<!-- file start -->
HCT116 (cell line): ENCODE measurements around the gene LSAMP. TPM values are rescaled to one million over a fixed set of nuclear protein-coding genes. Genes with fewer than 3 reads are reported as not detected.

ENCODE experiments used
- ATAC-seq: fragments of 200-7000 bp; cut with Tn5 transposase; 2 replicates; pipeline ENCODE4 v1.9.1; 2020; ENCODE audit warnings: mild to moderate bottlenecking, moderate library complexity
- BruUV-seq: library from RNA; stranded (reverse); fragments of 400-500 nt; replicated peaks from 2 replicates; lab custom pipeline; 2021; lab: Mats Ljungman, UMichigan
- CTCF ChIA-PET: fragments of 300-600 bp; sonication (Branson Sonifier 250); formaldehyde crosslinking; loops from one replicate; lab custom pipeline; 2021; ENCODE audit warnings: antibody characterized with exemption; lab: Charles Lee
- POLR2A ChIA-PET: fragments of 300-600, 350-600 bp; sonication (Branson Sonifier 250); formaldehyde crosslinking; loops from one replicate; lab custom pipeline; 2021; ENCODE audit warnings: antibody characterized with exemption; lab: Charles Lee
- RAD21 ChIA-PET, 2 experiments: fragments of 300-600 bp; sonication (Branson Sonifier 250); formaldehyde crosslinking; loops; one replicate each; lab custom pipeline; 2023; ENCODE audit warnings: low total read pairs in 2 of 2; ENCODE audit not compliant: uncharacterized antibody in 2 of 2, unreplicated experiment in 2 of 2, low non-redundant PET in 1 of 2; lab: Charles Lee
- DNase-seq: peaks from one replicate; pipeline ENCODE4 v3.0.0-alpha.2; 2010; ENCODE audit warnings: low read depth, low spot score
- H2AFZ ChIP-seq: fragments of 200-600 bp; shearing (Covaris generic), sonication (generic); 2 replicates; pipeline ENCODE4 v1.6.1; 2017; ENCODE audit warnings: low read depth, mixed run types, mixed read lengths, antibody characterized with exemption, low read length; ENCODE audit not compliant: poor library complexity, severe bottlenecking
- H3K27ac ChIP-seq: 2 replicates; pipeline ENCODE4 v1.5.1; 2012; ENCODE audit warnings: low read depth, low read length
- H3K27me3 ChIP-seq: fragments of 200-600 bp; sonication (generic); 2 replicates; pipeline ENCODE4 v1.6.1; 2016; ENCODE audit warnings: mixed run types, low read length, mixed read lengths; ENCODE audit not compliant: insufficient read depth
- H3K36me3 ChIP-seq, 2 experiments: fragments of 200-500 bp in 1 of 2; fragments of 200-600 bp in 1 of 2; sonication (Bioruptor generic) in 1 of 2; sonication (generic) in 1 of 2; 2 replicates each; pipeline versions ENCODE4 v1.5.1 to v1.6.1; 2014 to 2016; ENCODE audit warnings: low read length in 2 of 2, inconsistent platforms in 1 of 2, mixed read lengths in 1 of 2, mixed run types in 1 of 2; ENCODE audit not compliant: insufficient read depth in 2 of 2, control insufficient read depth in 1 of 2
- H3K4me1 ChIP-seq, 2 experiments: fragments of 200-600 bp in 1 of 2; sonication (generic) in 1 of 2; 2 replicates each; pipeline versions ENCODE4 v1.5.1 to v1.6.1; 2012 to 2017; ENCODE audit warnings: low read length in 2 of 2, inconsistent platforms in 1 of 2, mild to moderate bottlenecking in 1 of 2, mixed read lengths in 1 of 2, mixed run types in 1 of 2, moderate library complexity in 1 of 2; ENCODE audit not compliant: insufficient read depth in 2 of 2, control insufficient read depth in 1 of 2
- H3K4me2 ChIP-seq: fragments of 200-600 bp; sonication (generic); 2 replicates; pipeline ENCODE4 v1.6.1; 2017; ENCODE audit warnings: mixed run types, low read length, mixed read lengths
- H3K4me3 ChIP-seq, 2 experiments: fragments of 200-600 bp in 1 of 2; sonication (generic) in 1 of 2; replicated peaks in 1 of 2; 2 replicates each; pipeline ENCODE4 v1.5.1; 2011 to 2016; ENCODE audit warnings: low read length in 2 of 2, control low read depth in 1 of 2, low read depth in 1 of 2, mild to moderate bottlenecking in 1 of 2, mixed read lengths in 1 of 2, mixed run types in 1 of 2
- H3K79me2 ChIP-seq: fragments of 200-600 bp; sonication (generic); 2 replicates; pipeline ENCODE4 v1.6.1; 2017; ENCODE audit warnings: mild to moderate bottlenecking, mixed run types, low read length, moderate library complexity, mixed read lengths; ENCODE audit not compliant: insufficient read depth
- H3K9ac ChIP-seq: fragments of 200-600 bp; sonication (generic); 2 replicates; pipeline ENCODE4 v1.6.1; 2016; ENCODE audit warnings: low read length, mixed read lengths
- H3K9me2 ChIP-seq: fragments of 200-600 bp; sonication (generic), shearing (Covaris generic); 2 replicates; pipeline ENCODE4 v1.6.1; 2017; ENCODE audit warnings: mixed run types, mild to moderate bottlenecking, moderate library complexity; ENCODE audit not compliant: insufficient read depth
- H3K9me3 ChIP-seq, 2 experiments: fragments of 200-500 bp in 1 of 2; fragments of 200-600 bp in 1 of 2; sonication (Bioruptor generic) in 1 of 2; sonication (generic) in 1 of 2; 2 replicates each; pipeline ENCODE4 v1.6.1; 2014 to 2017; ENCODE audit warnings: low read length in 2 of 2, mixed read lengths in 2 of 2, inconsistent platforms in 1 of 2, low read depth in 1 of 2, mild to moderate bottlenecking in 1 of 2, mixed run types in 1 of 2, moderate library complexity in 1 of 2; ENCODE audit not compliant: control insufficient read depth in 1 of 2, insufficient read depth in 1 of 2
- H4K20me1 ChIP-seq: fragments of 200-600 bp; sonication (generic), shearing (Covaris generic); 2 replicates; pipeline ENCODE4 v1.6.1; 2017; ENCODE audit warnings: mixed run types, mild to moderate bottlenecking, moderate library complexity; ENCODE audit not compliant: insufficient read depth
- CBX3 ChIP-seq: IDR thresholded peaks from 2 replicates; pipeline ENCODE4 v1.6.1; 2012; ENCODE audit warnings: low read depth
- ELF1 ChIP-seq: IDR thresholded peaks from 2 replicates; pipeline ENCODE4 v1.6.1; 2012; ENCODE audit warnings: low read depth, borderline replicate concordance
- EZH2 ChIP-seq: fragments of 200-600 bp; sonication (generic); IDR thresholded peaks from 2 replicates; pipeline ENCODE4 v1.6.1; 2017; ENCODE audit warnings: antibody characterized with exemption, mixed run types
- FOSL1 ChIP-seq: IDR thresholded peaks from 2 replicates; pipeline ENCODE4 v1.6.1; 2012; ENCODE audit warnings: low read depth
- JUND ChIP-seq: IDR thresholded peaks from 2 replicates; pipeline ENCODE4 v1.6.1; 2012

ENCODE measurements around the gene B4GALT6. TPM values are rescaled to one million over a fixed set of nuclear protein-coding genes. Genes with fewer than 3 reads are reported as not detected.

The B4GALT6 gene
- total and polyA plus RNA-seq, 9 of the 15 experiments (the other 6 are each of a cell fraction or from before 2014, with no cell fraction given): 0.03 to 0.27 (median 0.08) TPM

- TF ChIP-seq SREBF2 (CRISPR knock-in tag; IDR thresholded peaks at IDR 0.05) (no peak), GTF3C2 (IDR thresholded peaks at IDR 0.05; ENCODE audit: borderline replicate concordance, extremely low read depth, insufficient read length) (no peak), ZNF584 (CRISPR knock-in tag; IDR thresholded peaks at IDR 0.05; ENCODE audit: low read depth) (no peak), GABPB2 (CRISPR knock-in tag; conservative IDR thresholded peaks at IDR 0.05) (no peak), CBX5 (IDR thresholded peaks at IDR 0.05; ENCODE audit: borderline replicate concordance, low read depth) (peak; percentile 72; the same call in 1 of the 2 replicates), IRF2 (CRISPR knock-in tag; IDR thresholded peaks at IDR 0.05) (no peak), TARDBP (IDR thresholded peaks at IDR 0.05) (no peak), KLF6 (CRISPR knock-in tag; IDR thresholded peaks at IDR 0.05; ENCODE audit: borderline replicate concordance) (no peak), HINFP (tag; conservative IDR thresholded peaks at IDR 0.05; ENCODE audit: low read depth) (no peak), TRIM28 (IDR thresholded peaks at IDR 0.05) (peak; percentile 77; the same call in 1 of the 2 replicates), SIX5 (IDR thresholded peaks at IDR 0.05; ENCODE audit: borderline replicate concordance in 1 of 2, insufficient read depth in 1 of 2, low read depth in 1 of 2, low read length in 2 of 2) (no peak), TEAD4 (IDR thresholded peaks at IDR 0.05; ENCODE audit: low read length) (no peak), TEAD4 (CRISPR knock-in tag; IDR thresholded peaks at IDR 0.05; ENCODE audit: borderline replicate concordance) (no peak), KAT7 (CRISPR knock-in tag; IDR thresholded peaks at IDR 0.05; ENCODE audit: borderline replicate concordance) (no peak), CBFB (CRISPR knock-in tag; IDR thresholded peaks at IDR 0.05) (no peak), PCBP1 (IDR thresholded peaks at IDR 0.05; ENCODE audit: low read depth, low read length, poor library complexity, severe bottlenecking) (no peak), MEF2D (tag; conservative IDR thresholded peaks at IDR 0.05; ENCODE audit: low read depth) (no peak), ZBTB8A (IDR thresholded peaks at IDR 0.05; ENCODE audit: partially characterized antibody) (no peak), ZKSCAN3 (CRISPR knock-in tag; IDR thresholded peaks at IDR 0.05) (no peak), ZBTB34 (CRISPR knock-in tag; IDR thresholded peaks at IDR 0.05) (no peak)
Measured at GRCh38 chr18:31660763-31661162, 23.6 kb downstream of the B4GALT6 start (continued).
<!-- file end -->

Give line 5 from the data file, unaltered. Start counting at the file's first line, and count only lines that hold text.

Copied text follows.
- CTCF ChIA-PET: fragments of 300-600 bp; sonication (Branson Sonifier 250); formaldehyde crosslinking; loops from one replicate; lab custom pipeline; 2021; ENCODE audit warnings: antibody characterized with exemption; lab: Charles Lee